USING MEDICATIONS TO CONTROL ASTHMA REQUIRES a stepwise approach:
* Determine the dose and frequency of medications according to asthma severity and direct treatment toward suppression of airway inflammation.
* Start with more intensive therapy to suppress inflammation and establish control.
* Gradually reduce long-term medication doses once control is achieved.
Monitor patients to ensure asthma stays well controlled.
Asthma medications are routinely categorized as either controllers or relievers. The controllers include inhaled corticosteroids, systemic corticosteroids, leukotriene modifiers, and long-acting beta^sub 2^-agonists. The relievers include anticholinergics, short-acting inhaled beta^sub 2^-agonists, and systemic corticosteroids.1
This article focuses on some of the newer asthma medications, including budesonide (Pulmicort Turbuhaler and Pulmicort Respules), an inhaled corticosteroid (ICS); montelukast (Singulair), a leukotriene modifier; levalbuterol (Xopenex), a short-acting beta^sub 2^-agonist; and fluticasone propionate and salmeterol inhalation powder (Advair), a combination ICS and long-acting beta^sub 2^-agonist.
ICS therapy has been widely recognized as the most effective anti-inflammatory treatment for persistent asthma.1 The agents are generally well tolerated and safe at recommended dosages2,3 and they should produce significant improvement in lung function.
However, mention of the word steroid often terrifies parents of pediatric patients. They have learned just enough about steroid usage to associate it with growth retardation. However, the latest research strongly suggests that when properly used, steroids pose no threat to growth.2,3 The worst that might occur is an initial slight reduction in growth velocity. However, patients with asthma eventually catch up to their nonasthmatic peers.
Although no one can predict with absolute accuracy how tall a 6-year-old child should or will be when he or she is 18, the data show perhaps a centimeter's difference between the adult height of healthy children and that of youngsters on controlled regimens of ICS.2,3 Moreover, patients with asthma who forego ICS therapy may develop avoidable symptom exacerbations, irreversible airway remodeling, and chronic lung disease.
When prescribing ICS agents to pediatric patients, clinicians should follow a few simple rules or considerations:2
* Use the lowest effective dose.
* Reduce potential local adverse effects-such as dysphonia and oral moniliasis-by encouraging use of the spacer and by reminding patients to rinse their mouth after treatment.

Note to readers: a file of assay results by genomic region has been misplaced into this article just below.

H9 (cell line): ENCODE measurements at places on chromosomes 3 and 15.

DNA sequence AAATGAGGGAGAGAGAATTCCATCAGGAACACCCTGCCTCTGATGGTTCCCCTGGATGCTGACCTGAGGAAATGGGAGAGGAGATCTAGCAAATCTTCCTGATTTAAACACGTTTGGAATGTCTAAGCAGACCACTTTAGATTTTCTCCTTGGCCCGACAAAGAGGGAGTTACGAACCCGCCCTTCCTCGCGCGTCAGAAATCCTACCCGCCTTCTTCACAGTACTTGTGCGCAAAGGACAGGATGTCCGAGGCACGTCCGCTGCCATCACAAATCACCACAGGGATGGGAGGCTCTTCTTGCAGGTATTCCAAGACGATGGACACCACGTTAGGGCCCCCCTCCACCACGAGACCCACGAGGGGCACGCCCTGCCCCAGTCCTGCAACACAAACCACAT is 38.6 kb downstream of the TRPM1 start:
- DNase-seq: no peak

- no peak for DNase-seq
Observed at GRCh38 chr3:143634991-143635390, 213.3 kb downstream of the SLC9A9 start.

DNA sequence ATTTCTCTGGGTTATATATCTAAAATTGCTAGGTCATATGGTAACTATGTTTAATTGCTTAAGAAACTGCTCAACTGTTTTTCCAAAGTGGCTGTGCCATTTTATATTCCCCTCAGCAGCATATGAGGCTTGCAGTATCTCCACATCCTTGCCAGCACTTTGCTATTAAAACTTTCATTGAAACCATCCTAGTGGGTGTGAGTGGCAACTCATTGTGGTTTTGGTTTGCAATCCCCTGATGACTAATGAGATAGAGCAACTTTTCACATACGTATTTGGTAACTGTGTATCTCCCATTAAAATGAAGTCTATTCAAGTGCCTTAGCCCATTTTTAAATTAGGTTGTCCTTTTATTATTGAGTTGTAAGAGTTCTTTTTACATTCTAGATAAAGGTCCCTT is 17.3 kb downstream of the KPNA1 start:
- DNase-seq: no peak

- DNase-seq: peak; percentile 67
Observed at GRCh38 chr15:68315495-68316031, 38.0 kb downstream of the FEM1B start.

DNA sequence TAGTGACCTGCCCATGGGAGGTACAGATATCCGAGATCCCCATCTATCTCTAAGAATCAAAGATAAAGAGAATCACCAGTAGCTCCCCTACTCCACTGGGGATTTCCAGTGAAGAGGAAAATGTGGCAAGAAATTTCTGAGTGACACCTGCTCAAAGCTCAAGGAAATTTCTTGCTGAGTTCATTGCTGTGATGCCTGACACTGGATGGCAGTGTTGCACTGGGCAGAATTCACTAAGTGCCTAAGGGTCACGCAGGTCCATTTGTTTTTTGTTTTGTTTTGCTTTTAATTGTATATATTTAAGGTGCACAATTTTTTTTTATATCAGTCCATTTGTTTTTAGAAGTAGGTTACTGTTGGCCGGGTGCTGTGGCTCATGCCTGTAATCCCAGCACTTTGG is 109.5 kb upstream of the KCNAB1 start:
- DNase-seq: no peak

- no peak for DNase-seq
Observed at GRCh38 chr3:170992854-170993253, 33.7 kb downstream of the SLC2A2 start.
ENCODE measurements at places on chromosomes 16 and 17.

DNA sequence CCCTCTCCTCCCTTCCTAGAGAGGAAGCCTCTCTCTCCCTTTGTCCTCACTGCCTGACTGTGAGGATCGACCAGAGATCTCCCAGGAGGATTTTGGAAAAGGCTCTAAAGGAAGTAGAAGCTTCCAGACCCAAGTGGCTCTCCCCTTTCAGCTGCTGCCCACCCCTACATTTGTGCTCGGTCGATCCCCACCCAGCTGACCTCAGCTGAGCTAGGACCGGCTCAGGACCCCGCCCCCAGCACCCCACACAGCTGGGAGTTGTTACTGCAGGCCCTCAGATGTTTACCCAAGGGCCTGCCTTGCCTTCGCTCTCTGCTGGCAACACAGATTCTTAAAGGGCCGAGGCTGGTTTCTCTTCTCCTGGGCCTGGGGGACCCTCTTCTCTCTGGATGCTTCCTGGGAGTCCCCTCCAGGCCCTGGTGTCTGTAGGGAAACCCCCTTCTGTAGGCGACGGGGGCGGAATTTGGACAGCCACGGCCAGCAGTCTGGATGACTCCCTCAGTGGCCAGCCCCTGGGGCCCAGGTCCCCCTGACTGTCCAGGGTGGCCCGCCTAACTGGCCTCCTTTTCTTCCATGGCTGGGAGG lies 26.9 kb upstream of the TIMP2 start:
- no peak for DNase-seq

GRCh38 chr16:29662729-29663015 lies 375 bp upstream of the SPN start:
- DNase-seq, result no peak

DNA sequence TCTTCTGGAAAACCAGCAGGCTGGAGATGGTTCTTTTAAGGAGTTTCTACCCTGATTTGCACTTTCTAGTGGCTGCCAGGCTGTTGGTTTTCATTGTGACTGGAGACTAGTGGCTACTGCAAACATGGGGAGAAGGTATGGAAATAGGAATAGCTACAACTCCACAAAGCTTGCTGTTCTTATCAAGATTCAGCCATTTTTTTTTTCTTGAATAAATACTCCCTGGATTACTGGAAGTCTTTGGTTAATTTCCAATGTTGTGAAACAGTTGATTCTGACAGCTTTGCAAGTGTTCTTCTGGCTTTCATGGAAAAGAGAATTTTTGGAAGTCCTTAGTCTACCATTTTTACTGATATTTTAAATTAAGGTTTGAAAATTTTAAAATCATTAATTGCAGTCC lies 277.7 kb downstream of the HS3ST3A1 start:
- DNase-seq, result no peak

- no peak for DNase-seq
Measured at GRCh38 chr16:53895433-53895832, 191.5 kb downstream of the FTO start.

* Combine lower doses of steroids with long-acting beta^sub 2^-agonists.
* Monitor patients' growth velocity.
Initiating pediatric patients on ICS therapy is important, especially if they tend not to go outside to play, preferring instead to sit in front of the television or to play video games. The problem that many of these patients have is poor reserve volume. Health care providers must focus on these children and treat them aggressively with ICS therapy and perhaps with one or more of the other agents described in this article.
The ICS class includes the following drugs in the following strengths:
* beclomethasone-The dosage of beclomethasone (Vanceril and Beclovent) is 42 mcg per actuation.4,5 A beclomethasone formulation delivered by an ozone-safe propellant (QVAR) is available as 40 mcg and 80 mcg per actuation.6
* budesonide-An inhaler version of budesonide (Pulmicort Turbuhaler) has been available with 200 mcg per actuation dose.7 More recently, a nebulized form for pediatric patients (Pulmicort Respules) has been approved in two strengths: 0.25 mg and 0.5 mg.8
Approved for marketing by the Food and Drug Administration (FDA) in 2000,12 the newer nebulized pediatric formulation of budesonide is the first anti-inflammatory corticosteroid formulated for inhalation with a nebulizer in children between the ages of 12 months and 8 years. Previously, no other inhaled corticosteroid had been approved for use in children younger than 4 years. This approval gives practitioners an approved treatment option for a significant and unserved part of the pediatric asthma population.12
Dosage strengths for this drug are 0.25 mg given twice a day and 0.5 mg nebulized once a day. It is indicated for the maintenance treatment of asthma and as prophylactic therapy in children 12 months to 8 years of age.8 Prophylactically, one or two nebulizer treatments once or twice a day controls pediatric asthma in many patients.
The literature suggests that either the 0.25-mg dose of nebulized budesonide twice a day or the 0.5-mg dose once a day will be successful;8 however, those dosages may be adjusted. In a younger child, 0.25 mg once a day may be all that is needed. Jet nebulizers were utilized during clinical trials to standardize the equipment and should be used for the best deposition of the medication into the lungs.
When nebulizing the newer form of budesonide, protect the young patient's eyes from steroids inhaled through the nebulizer mask. According to ophthalmologists, steroid mist in the eyes increases the risk of cataracts after prolonged use. The risk is small with inhaled corticosteroids,13 especially for children,14,15 but as a precaution, parents should be advised to apply tape to the mask holes in such a way as to direct any errant mist away from the child's eyes.
* fluticasone-Available in several strengths-44 mcg, 110 mcg, and 220 mcg per actuation-fluticasone (Flovent)9 seems to be quickly superseding beclomethasone as the gold standard among ICS agents.
* flunisolide-Flunisolide (AeroBid and AeroBid-M) is available as a metered-dose inhaler, with each actuation delivering 250 mcg. AeroBid-M contains menthol as a flavoring agent.10
* triamcinolone-Available as a metered-dose inhaler, triamcinolone (Azmacort)11 delivers 100 mcg per activation.
Other Maintenance Medications